BiafraNigeria politics was no issue. You see how Angelenos operate? They don't care about you Internet crackpot addicts. "That is fantasy," they would say, and "it's all about nothing." "It's all about nothing?" "Really!"

True, Internet "crackpot" and Yahooliganism is really about nothing and could be turned to something formidable if the cultural elitists, political heavyweights, the czars and their czarinas, the "intellectual elites" and "business moguls" could agree to reach a consensus in building something out of nothing, then, maybe, Angelenos may have a sense of direction in joining the cast of BiafraNigeria cyber world.

But, though, I had a mission to accomplish - a thorough survey to seek the opinion of Angelenos about cyber life and how it affects them in their daily lives. In my own case, I must confess, I have been addicted to cyber life. It is now baked in my genes. When 'am jogging, driving, at work, playing tennis, melting away in night clubs and praising the Lord in my church, I'm stuck to the cyber hook thinking about what is going on--the war of words and personal attacks, the use of f-word and b-word, and all kinds of putrid hogwash coming out from the mouth of cyber politicians and their thugs in what should be nothing to talk about under normal circumstances.

Anyway, my survey at the barbershop went thus: I had asked a twenty-something freaky Hollywood celebrity wannabe barber at Headmaster if he ever surfed the web to see what's going on within his own community in Yankee land. First, he paused, pretending not to know what exactly I was talking about.
"Ol' boy, you dey online?" I uttered in fractured English.

Like the question I posed to the guy at Headmaster, barbershops and hairdressing salons in the Los Angeles area are unique and have one thing in common. They are not the T-shirts and stone-wash jeans wearing wannabe hippies you see on Hollywood Boulevard and the Sunset Strip. They dress to impress the women with their superb sense of sartorial style -- picking up their fashions on the blocks of Rodeo Drive in Beverly Hills, California. The guys at Yvette St. Laurent, Giorgio Armani, Alfani, Cole Haan, Rolex, and Versace will attest to Angelenos spending spree on the tourist block of Beverly Hills.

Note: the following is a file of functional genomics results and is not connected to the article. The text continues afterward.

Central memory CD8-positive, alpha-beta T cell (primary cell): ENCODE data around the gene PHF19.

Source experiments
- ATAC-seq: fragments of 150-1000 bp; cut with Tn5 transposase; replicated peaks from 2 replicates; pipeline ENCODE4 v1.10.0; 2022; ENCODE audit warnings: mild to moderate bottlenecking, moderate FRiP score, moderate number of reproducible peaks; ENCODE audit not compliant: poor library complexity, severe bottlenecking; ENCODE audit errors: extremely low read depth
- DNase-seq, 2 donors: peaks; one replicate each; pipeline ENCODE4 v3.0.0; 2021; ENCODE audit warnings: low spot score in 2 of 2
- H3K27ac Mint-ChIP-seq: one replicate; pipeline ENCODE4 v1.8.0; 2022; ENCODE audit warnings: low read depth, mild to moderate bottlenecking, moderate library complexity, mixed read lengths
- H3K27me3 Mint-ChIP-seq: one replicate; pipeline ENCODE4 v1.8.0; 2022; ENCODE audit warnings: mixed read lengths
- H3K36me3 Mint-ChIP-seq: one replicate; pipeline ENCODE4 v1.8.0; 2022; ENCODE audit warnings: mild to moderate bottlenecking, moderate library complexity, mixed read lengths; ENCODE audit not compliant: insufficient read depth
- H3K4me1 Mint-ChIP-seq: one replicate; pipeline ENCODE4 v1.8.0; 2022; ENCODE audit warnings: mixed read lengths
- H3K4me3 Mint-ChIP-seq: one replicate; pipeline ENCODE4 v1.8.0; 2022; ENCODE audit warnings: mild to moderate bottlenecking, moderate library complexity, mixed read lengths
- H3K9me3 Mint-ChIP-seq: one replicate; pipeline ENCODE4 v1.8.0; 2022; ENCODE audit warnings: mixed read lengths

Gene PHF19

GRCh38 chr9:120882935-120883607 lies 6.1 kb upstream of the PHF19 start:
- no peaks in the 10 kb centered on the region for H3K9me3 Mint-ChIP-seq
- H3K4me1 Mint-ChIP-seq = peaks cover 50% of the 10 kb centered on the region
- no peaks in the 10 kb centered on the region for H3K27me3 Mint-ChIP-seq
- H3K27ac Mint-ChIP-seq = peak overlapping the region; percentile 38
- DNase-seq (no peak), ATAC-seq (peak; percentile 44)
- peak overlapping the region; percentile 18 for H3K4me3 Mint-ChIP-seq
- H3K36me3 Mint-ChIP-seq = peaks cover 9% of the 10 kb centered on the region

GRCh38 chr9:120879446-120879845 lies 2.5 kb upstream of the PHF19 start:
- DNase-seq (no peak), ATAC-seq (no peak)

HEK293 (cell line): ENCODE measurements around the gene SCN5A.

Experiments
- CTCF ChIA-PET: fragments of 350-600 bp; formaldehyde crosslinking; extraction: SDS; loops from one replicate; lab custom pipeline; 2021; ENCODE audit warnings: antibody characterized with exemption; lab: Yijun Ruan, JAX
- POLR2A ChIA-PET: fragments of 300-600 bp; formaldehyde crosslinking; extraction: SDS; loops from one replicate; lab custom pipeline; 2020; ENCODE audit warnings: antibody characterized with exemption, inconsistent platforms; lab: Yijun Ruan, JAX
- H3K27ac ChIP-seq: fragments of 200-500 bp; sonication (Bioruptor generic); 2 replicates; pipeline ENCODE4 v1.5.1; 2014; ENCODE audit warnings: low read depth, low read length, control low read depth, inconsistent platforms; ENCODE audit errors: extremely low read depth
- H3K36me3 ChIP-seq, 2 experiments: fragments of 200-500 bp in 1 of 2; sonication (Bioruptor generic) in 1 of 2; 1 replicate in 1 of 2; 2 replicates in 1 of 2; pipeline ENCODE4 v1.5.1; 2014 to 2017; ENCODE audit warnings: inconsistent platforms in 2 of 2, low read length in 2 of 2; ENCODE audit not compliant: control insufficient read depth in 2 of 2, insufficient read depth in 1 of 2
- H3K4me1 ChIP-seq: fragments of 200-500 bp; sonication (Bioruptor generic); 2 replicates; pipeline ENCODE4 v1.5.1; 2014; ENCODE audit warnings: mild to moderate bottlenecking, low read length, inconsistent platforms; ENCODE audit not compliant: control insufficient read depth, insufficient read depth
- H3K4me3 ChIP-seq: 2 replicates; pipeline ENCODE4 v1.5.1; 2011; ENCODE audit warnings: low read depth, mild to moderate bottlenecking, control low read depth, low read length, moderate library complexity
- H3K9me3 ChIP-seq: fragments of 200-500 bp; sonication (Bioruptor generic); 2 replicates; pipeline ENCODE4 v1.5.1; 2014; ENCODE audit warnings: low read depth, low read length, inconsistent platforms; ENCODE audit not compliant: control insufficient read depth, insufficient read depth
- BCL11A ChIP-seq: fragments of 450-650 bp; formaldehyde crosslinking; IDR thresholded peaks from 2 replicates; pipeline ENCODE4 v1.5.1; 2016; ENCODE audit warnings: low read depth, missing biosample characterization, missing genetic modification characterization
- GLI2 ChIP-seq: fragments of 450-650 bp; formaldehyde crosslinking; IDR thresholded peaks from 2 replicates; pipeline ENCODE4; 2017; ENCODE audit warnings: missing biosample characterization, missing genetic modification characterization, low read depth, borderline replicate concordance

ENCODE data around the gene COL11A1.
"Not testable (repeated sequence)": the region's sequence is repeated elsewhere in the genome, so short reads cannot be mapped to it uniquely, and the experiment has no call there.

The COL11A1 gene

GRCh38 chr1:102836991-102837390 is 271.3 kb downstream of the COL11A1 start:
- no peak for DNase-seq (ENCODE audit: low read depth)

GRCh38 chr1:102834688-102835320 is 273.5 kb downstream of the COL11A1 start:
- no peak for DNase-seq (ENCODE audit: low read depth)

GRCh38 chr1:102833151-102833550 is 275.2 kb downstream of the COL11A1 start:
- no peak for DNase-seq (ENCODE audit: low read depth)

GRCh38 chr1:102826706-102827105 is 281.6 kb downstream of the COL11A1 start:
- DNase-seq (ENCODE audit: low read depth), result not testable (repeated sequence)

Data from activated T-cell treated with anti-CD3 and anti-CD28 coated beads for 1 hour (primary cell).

They lease exotic and big SUVs, the latest trend customized with big tires and blown-up bumpers, some (low riders) built low down to the concrete with big speakers blasting Eminem and Nelly's kind of hip-hop all day long. As a matter of fact, one of them took me for a drive in the SUV through Pico and Sepulveda. "Check this out," he said, as we passed Westside Pavilion in West Los Angeles. He flipped on the soundtrack 8 Mile CD, rolled down the windows, pumped up the volume as high as it could go, and revved his engine. I was like, wow! "Ol' boy," he said, obviously glad to be in Los Angeles. "This is it."

With all this, when I asked "let's talk about something" West Coast spoiled brats about Internet warfare, what should I expect? "They don't give a damn, and they sure don't wanna know about any crap" if it's not dinning and winning at celebrity restaurants, checking out the movies in Century City and Kodak Theater in Hollywood, or patronizing the nightlife coast of Hermosa Beach.

The barbershop, as it turned out, Headmaster, to be precise, was not the right place for my survey about BiafraNigerian list serve and discussion groups. I wasn't done yet, and hadn't given up my quest to see what L.A. is all about when it comes to cyber world. I tried Veronica's Fufu Land to see what the take there was. I had expected the same response from previous attempts. At Veronica, it was entirely a different ballgame, erotic and morally unbecoming. Veronica has more female waitresses than any African restaurant in the Southland. I would say the patrons frequent the eatery to flirt around and having no clue of Yahooligans shattered my hopes of a good survey.

Veronica was another disappointment in my wild goose chase mock survey. That said, most of what they do at Veronica, they do it nicely. The lady on this very day of my survey, named Linda, who used to be a waitress, noticing I was an occasional visitor, approached me while I parked on the front lot. She told me Veronica had annexed the store next door for an African produce market, making her the general store manager. I took a tour of the new store at her request and promised to "stop by every now and then" for my grocery needs.